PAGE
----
Being able to bank at all hours of the day and night without having to get rugged up against the cold and stand in a queue is the future of banking today. The speed and convenience of internet banking has made it increasingly popular as more people begin to have faith in the system. However, the internet can be a dangerous place and online banking attracts more than its fair share of scammers. Those new to internet baking and perhaps the older generations who haven’t grown up with the world wide web and therefore unaware of the pitfalls and scams that can so easily fool the less technologically savvy should take special care when they open a bank account online. Here are some simple steps can you take to help improve your security while banking online.
Tips to ensure security while banking online:
1. Make Sure Your Computer Is Safe: Never use a public computer to do your online banking transactions. Internet cafes and other venues which provide public access to computers are wonderful if you want to read the latest news, check your email or catch the closing stock prices, but they should never be used for personal banking. Any computer you use for internet banking needs to be secure and that means it should be entirely under your control and loaded with up-to-date firewall, virus checking and anti-spyware programmes. You should also make a habit of logging out of your online banking account as soon as you have finished using it and of then clearing your browser history.
2. Safeguard Your Personal Details: If you have accounts with different banks you should have a separate password for each account and every password should be used to access just a single account and nothing else. Passwords should be chosen carefully and need to contain a mixture of both letters and numbers. Most importantly, your passwords should have no obvious connection to you. For example, do not include your own, your partner’s or a pet’s name or numbers which make up the birthday of a family member. Your passwords need to be totally random and should be changed frequently.
Must Read: Tips to creating strong passwords
3. Be Very Careful When Using Email: One of the favoured tools for scammers is email and they have become expert at sending email which looks as if it has come directly from your bank (also called phishing emails). Banks and financial institutions will send you legitimate email messages from time to time but the one thing they will never do is to ask you to click on a link within the body of the message or to reply to the email giving them personal details. Access to your account should only ever be made by bringing up the bank or financial institution’s web site in your browser and logging in with your personal username and password. Another thing to look out for is the URL. Make sure the web address in the URL bar matches the site you are visiting. Fake sites are set up to look like your bank’s website, but often the URL will give away their true identity as a fraudulent site.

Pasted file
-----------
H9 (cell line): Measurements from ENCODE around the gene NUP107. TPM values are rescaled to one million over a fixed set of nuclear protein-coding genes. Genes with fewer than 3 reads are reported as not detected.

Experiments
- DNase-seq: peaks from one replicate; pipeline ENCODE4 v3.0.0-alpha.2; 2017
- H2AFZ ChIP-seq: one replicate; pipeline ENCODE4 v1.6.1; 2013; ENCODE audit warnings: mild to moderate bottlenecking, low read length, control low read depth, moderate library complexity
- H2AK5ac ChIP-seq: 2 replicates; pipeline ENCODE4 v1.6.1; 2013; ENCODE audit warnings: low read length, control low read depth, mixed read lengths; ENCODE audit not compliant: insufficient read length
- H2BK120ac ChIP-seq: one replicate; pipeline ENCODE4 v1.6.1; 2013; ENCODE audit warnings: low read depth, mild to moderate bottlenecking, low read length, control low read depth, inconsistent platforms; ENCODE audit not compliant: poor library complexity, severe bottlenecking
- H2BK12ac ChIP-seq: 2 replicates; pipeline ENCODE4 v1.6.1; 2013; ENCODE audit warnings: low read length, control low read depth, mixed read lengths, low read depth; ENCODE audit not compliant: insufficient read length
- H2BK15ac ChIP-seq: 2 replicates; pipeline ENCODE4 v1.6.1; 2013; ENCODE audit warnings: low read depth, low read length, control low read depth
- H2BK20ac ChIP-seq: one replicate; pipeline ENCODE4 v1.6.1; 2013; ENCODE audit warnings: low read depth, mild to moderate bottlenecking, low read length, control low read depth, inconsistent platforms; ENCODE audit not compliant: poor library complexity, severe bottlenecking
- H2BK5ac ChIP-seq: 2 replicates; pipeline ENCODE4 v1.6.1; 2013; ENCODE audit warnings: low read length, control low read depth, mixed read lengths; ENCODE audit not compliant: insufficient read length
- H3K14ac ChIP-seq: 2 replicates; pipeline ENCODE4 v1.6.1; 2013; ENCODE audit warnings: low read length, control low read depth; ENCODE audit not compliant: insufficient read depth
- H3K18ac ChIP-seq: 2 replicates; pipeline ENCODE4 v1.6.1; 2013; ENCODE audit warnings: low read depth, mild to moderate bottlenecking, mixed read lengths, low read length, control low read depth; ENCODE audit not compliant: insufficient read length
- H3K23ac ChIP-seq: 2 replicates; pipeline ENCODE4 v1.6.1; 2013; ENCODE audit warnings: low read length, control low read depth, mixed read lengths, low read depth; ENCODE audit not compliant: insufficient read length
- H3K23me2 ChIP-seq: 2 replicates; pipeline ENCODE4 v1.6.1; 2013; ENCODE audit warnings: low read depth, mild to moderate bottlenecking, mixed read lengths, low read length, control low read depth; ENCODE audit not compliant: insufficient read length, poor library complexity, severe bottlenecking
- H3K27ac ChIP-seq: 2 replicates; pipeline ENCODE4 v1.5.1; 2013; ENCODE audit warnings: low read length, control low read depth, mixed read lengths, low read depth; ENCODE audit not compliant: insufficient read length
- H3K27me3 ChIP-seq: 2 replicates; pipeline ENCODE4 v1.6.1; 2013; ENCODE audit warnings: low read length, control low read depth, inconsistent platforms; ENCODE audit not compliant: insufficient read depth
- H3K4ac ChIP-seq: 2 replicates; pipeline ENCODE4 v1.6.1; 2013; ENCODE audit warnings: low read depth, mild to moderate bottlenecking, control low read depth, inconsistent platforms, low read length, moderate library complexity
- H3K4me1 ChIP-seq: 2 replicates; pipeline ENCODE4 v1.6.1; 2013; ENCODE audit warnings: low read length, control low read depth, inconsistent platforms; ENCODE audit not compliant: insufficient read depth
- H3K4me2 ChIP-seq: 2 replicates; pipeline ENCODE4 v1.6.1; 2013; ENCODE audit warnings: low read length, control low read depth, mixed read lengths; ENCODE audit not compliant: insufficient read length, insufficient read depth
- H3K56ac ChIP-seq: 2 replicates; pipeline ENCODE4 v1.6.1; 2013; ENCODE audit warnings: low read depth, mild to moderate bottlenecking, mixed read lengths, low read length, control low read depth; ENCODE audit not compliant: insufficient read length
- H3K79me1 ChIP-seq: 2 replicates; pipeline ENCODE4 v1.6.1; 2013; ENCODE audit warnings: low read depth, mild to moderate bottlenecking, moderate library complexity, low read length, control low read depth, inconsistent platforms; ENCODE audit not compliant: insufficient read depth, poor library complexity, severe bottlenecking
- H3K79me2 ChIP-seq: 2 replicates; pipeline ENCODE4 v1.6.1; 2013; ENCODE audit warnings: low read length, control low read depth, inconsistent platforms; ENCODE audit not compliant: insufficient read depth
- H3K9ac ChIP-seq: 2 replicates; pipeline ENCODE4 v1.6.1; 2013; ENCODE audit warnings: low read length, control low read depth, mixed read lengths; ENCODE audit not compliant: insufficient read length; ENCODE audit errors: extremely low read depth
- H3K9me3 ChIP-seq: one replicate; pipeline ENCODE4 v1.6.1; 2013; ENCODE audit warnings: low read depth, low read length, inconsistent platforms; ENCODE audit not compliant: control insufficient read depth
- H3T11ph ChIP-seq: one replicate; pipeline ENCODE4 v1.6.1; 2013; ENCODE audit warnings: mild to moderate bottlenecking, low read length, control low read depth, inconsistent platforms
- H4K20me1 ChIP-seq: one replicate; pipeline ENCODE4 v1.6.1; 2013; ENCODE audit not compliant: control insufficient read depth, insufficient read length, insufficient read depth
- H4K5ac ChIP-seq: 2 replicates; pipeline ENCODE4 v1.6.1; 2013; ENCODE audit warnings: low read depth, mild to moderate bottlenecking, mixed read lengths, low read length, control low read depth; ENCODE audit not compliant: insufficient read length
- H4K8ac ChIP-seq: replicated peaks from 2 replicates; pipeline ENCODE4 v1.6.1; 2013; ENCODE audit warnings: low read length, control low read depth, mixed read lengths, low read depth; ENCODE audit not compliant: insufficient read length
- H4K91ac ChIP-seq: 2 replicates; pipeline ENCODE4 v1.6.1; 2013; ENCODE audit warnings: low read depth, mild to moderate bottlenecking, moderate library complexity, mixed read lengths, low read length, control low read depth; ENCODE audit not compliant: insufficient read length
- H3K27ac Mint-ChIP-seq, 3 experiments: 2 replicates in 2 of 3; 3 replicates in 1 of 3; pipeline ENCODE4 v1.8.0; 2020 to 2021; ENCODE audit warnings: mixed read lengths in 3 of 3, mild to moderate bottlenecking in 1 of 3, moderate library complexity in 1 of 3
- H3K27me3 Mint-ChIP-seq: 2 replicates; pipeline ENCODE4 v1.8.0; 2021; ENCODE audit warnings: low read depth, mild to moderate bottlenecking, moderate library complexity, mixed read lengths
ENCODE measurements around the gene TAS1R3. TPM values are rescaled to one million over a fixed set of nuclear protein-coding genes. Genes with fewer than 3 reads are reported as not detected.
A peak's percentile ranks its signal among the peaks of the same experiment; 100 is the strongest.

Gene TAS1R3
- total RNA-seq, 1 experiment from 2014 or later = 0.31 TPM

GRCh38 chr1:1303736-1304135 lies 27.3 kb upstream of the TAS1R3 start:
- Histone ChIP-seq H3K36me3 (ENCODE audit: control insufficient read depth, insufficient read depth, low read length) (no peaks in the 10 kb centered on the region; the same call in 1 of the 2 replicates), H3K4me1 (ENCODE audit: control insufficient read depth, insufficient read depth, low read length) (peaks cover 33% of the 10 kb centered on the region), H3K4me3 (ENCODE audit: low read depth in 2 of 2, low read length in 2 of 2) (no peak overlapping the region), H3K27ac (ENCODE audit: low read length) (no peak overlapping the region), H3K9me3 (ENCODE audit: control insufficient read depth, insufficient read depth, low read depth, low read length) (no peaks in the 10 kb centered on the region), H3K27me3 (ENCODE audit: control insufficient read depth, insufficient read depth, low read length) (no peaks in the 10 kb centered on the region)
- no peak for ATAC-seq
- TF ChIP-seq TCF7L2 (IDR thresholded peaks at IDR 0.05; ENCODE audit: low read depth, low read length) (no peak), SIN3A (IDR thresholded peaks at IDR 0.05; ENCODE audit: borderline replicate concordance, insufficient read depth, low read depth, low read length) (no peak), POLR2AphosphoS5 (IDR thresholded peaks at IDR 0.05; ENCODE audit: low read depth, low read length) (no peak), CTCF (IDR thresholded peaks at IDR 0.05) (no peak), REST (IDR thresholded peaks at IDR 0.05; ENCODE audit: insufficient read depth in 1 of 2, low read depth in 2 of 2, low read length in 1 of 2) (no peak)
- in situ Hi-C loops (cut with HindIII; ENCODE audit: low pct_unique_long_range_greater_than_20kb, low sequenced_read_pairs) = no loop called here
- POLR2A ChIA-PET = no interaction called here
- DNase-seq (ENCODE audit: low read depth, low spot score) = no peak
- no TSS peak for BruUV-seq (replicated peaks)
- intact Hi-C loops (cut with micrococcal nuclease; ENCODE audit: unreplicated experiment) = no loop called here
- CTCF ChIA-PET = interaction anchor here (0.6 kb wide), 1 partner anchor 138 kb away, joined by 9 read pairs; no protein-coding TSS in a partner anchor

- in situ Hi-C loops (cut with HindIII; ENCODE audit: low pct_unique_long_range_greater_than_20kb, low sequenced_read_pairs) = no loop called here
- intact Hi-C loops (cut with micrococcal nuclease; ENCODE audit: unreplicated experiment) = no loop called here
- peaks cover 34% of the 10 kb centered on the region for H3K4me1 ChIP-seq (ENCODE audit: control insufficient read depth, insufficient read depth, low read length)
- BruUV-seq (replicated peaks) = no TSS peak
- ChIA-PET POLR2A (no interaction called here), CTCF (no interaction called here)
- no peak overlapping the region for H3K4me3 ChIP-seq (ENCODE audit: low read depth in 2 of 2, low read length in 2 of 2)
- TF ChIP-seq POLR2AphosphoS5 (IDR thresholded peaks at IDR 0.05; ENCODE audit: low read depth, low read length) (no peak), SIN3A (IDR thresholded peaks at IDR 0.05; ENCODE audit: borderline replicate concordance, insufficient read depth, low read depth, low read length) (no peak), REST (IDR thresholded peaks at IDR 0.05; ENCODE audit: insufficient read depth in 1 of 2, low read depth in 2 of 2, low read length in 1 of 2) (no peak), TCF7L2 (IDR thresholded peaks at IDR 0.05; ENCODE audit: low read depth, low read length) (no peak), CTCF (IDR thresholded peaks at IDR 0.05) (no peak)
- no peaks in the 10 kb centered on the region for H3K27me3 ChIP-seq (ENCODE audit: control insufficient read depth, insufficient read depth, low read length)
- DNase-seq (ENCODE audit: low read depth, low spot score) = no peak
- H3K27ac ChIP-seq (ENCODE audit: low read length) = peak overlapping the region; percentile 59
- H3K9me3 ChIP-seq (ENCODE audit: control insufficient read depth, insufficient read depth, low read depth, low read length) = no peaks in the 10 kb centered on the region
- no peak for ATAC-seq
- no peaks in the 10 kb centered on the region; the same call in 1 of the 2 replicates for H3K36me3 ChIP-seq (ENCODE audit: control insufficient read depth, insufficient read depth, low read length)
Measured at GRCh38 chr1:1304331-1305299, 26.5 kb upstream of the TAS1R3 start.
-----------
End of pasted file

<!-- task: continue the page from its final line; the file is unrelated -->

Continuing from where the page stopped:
4. Make Sure That Your Transactions Are Secure: The majority of banks and financial institutions now offer additional security checks for online transactions such as requiring you to enter a security code sent to your telephone as an SMS message, or issuing security tokens for transactions which will generate unique number codes for each transaction. You should always make use of these extra security measures offered by your bank.
When it comes to sending email messages yourself you should never include personal information, including credit card and online bank account details. If you need to pass this information to another person then it is far safer to do so by telephone. Make sure however, that you obtain the number from a trusted source, dial it yourself and know who you are talking to.
5. Know Your Enemy: Perhaps the most important tool available for improving your online banking security is a knowledge of just how the scammers operate. One of the best places to go for information is SCAMwatch which can be found at www.scamwatch.gov.au Although this is a site run by the Australian Competition & Consumer Commission the excellent and very detailed information given here applies across the Internet and could save you from being duped.
This is a guest post by William Masters. This article was written in association with financial service provider and online banking expert eccount money. For news and updates on products and services you can follow @eccountmoney on Twitter.
Reporting from London, William Masters is finance journalist for topics of international economics and personal finance.